The Arch of Hadrian


Thursday 11 September 2014 — 10:06:34
The Arch of Hadrian


Thursday 11 September 2014 — 10:06:42
The Arch of Hadrian


Thursday 11 September 2014 — 10:07:26
The Arch of Hadrian


Thursday 11 September 2014 — 10:07:42
The Arch of Hadrian

Just the other side of the Arch of Hadrian, on the ground, there lay a large stone, fallen or taken from somewhere. Ashraf pointed out the Greek inscription on it, made difficult to decipher, he said, even for Greek-speakers, because there were no spaces between words. I could make out “ΚΑΙΣΑΡ” (“Caesar”) at one point, and “ΑΥΤΟΚΡΑΤ…” (“autocrat”; I can’t remember what the last couple of characters were). “What’s an autocrat?” “One who rules by himself: a dictator, despot, tyrant…”


Thursday 11 September 2014 — 10:13:46
The Arch of Hadrian (left) and the Hippodrome (right)


Thursday 11 September 2014 — 10:13:54
Shop units beneath the Hippodrome terraces


Thursday 11 September 2014 — 10:14:10
Entering the Hippodrome


Thursday 11 September 2014 — 10:14:56
Hippodrome: eastern wall and southern arches


Thursday 11 September 2014 — 10:15:14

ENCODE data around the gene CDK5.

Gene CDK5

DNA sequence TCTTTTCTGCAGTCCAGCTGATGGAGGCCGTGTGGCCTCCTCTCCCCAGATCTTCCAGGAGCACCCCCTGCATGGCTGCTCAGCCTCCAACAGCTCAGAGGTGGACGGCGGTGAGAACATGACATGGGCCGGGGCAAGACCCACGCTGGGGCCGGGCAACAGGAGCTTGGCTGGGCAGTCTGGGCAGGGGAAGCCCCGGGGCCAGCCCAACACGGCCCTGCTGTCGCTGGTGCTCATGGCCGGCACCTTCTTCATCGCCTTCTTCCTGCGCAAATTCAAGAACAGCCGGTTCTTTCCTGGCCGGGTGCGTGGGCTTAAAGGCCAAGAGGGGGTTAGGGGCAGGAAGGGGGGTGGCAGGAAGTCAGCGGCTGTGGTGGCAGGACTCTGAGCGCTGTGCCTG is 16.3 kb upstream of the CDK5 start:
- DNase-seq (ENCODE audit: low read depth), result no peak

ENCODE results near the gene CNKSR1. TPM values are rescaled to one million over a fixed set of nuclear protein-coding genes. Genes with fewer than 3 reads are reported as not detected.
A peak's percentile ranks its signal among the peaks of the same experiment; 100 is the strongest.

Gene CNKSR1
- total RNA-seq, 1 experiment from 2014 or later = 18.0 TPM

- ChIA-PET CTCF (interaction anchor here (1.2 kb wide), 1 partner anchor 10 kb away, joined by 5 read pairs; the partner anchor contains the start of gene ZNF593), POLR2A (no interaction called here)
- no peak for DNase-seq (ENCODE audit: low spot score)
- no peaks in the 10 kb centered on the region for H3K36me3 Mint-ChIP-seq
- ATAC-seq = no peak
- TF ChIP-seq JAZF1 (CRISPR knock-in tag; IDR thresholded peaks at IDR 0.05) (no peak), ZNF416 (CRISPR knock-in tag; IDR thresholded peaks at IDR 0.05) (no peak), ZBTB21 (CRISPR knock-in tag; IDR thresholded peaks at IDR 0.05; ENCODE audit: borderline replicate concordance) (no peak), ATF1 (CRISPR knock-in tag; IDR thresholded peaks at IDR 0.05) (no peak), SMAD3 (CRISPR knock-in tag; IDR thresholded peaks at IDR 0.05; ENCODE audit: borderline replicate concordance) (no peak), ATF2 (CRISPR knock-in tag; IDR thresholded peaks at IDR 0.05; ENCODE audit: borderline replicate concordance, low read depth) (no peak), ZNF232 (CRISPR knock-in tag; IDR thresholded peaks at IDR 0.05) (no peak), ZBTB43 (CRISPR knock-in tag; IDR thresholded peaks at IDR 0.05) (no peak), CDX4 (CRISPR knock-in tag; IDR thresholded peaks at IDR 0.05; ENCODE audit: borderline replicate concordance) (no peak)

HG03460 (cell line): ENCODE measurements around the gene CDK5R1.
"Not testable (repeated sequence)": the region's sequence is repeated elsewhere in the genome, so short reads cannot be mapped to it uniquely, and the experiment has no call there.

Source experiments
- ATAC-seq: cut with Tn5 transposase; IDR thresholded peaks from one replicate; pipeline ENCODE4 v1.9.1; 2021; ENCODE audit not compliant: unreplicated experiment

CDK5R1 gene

Hippodrome, looking south


Thursday 11 September 2014 — 10:15:34
Hippodrome, looking north


Thursday 11 September 2014 — 10:15:50
Zoomed-in view from the same location as 10:15:34


Thursday 11 September 2014 — 10:26:00
South Gate, south side


Thursday 11 September 2014 — 10:27:30
Kitchens near the South Gate


Thursday 11 September 2014 — 10:28:06
Kitchens near the South Gate


Thursday 11 September 2014 — 10:28:54
South Gate, north side


Thursday 11 September 2014 — 10:29:02
Continuing north-northwest through an arch


Thursday 11 September 2014 — 10:31:12
Looking southwest, back at the arch


Thursday 11 September 2014 — 10:31:34
Temple of Zeus (left) and South Theatre (right)


Thursday 11 September 2014 — 10:32:20
In the opposite direction (north): the Oval Forum


Thursday 11 September 2014 — 10:32:34
Looking east: the Oval Forum


Thursday 11 September 2014 — 10:35:38
Oval Forum


Thursday 11 September 2014 — 10:35:52
Temple of Zeus


Thursday 11 September 2014 — 10:36:06
South Theatre


Thursday 11 September 2014 — 10:37:02